The release added that, "the movement of electrons caused by friction was able to generate enough energy to power the lights, supporting the idea that energy lost to friction can actually be collected and reused."
Wang and his colleagues are not alone in their pursuit of energy via tires. Earlier this year Goodyear unveiled a concept tire at the Geneva Motor Show.
According to a video released by Goodyear, the tire is designed to produce electricity using a thermoelectric material that turns heat into electricity, and by using a piezoelectric material – a material that can generate an electrical charge when it is stretched or put under stress.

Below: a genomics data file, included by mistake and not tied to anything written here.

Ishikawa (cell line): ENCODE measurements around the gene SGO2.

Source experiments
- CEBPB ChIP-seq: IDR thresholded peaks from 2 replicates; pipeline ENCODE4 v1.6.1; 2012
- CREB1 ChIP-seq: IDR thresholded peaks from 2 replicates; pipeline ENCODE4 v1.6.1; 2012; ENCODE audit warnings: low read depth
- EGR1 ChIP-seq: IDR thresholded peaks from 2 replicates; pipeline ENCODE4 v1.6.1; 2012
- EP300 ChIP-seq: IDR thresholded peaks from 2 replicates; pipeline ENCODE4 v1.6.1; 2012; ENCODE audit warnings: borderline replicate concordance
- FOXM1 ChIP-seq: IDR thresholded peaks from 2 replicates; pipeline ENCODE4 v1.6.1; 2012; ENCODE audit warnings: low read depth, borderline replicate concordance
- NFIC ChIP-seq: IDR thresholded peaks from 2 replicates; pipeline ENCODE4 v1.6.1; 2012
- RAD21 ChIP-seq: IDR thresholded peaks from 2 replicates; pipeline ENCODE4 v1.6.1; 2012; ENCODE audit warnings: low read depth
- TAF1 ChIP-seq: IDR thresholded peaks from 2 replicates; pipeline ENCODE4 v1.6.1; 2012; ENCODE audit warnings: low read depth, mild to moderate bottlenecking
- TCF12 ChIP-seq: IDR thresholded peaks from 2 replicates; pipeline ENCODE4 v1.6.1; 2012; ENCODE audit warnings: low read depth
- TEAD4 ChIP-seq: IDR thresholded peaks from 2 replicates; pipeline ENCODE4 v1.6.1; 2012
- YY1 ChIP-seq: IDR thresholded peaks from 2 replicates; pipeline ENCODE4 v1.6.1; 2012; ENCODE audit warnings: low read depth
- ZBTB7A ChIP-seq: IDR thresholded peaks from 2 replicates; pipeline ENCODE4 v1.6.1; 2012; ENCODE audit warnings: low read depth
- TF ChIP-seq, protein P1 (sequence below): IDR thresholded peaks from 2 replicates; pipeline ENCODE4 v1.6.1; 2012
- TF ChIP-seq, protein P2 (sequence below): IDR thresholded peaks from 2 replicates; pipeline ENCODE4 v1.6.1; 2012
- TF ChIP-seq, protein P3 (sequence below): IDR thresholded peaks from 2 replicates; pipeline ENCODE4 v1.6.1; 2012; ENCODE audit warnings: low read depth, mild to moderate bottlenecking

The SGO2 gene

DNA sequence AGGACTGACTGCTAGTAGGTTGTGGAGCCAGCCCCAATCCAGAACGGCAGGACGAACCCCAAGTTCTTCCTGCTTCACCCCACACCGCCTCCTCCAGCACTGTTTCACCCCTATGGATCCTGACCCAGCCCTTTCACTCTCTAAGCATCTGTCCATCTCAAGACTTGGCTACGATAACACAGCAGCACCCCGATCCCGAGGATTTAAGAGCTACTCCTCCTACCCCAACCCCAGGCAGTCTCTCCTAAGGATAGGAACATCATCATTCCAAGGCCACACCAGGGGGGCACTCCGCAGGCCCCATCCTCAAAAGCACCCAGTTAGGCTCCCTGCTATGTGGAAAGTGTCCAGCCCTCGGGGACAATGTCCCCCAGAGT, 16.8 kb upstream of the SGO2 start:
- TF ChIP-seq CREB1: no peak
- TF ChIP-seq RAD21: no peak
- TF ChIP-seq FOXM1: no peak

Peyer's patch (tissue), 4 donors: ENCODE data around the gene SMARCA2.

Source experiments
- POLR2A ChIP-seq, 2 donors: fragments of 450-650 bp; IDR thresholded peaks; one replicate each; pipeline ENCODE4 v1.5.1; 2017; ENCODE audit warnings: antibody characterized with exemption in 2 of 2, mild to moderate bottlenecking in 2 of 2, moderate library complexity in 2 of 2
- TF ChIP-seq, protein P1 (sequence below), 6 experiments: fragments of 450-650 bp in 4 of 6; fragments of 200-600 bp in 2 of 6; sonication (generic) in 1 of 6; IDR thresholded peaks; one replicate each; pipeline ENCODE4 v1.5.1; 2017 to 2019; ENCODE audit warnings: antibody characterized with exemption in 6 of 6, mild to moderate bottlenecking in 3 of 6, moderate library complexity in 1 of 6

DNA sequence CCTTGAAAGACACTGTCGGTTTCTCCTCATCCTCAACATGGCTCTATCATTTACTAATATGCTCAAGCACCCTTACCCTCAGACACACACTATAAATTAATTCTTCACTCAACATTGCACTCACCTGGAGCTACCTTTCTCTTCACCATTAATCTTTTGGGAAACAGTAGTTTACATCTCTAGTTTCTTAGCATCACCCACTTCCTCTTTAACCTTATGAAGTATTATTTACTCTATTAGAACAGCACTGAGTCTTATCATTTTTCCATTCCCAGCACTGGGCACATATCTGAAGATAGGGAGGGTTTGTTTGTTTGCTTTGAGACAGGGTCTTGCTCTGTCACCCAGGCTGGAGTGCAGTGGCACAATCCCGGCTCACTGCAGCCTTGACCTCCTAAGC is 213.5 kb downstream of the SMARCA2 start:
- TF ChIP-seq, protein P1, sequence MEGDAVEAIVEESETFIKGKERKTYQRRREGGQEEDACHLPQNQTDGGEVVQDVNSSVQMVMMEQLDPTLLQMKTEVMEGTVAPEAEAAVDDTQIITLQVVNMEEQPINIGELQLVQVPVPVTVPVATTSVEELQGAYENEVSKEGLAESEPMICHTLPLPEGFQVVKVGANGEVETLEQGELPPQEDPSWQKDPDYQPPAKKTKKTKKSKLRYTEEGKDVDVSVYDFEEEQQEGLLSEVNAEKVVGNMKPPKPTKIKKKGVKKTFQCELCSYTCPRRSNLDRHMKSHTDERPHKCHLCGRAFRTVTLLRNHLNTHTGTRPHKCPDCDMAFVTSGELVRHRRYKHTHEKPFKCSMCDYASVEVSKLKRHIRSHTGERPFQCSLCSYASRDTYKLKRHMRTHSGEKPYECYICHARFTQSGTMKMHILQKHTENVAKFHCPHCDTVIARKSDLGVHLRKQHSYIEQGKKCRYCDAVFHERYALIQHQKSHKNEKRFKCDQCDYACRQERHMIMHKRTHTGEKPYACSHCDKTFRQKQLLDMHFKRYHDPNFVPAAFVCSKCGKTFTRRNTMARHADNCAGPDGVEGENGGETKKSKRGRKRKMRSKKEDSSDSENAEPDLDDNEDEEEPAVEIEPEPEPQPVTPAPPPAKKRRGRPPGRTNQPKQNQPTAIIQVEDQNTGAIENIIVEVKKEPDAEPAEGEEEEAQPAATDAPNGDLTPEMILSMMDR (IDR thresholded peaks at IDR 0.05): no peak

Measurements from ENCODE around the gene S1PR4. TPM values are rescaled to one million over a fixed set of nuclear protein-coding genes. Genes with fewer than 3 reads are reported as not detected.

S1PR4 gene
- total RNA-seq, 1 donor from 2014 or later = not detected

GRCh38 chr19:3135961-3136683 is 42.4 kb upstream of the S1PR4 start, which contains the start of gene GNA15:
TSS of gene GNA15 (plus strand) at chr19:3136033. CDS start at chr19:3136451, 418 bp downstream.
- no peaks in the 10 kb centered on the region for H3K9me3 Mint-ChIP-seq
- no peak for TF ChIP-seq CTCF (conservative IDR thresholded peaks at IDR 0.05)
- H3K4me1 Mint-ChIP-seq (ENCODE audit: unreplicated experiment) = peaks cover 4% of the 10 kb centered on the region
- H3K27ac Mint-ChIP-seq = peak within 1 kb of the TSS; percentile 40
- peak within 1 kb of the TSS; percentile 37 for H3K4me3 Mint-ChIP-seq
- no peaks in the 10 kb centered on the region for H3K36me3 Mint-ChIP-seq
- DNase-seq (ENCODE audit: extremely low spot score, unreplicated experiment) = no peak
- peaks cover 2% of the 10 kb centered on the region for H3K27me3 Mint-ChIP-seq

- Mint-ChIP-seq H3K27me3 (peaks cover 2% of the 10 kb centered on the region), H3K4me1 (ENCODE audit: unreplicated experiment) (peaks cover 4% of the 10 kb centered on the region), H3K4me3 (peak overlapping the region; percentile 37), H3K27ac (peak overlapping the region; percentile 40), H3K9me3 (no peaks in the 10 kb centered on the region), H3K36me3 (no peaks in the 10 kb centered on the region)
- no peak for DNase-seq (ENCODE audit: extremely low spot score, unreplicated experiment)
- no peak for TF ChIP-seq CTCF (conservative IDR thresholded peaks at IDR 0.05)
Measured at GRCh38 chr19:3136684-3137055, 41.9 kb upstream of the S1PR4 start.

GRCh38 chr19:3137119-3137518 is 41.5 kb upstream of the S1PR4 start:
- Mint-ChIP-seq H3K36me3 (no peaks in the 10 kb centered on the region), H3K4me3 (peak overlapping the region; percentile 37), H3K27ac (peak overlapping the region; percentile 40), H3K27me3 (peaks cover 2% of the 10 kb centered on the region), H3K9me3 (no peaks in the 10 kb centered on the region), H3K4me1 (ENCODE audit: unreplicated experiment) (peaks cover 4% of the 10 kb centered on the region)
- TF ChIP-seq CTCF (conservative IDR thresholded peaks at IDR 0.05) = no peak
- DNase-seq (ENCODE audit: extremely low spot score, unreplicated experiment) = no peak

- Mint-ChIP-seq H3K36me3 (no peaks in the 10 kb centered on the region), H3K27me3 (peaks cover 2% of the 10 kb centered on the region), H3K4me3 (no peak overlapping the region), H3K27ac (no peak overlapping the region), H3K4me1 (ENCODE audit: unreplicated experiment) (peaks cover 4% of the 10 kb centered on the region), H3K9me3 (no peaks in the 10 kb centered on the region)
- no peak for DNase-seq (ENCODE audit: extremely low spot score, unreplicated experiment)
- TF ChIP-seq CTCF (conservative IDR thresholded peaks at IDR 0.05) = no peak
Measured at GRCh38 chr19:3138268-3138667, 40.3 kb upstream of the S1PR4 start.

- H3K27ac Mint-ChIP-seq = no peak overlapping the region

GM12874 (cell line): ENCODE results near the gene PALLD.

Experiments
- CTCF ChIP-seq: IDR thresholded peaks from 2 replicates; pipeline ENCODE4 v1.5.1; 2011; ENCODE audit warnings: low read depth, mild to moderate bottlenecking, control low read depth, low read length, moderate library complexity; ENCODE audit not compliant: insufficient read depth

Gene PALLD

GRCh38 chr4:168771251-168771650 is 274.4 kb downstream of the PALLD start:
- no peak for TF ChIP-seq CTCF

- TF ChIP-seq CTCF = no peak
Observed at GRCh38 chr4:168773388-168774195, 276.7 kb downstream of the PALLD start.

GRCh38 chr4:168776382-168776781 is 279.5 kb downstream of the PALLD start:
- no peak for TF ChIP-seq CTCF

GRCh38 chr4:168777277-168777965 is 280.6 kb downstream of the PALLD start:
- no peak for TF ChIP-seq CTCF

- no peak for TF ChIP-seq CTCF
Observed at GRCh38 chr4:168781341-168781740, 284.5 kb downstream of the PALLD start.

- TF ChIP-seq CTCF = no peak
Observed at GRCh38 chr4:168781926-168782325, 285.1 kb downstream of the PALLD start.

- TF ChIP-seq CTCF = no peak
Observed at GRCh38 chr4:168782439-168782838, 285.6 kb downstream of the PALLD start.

In terms of an environmental impact, there is solid potential of the research being conducted by Wang and his colleagues.
"It definitely can reduce the fuel consumption and improve the mileage, not by a lot, but by… 2 miles per gallon… something like this," Wang said.
Wang added that scaling up the technology poses its own challenges, especially about integrating the electrodes into a bigger car's tires.
"I think that, right now, it's a concept, but it's promising and I'm very positive (about) this technology's potential," he said.
By Anmar Frangoul, Special to CNBC.com; follow him on Twitter @AnmarFrangoul